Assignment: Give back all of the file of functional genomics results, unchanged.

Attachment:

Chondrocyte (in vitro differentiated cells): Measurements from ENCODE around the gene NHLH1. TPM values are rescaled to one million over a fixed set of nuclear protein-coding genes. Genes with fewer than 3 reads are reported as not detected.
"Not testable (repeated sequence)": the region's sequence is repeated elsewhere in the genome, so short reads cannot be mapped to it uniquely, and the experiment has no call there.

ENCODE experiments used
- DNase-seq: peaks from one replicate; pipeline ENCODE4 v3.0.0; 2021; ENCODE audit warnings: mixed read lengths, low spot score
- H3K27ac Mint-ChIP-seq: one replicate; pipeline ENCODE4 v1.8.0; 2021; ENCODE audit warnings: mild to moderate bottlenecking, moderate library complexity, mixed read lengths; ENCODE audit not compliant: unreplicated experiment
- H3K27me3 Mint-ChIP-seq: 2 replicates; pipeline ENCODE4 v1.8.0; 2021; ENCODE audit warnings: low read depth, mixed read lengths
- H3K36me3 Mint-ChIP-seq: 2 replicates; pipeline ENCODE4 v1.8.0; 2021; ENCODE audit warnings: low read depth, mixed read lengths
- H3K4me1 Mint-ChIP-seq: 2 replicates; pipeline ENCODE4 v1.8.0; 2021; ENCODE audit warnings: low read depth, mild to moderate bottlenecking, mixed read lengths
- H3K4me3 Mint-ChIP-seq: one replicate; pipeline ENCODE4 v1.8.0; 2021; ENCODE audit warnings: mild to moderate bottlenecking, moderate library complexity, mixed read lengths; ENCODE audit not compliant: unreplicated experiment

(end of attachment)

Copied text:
Chondrocyte (in vitro differentiated cells): Measurements from ENCODE around the gene NHLH1. TPM values are rescaled to one million over a fixed set of nuclear protein-coding genes. Genes with fewer than 3 reads are reported as not detected.
"Not testable (repeated sequence)": the region's sequence is repeated elsewhere in the genome, so short reads cannot be mapped to it uniquely, and the experiment has no call there.

ENCODE experiments used
- DNase-seq: peaks from one replicate; pipeline ENCODE4 v3.0.0; 2021; ENCODE audit warnings: mixed read lengths, low spot score
- H3K27ac Mint-ChIP-seq: one replicate; pipeline ENCODE4 v1.8.0; 2021; ENCODE audit warnings: mild to moderate bottlenecking, moderate library complexity, mixed read lengths; ENCODE audit not compliant: unreplicated experiment
- H3K27me3 Mint-ChIP-seq: 2 replicates; pipeline ENCODE4 v1.8.0; 2021; ENCODE audit warnings: low read depth, mixed read lengths
- H3K36me3 Mint-ChIP-seq: 2 replicates; pipeline ENCODE4 v1.8.0; 2021; ENCODE audit warnings: low read depth, mixed read lengths
- H3K4me1 Mint-ChIP-seq: 2 replicates; pipeline ENCODE4 v1.8.0; 2021; ENCODE audit warnings: low read depth, mild to moderate bottlenecking, mixed read lengths
- H3K4me3 Mint-ChIP-seq: one replicate; pipeline ENCODE4 v1.8.0; 2021; ENCODE audit warnings: mild to moderate bottlenecking, moderate library complexity, mixed read lengths; ENCODE audit not compliant: unreplicated experiment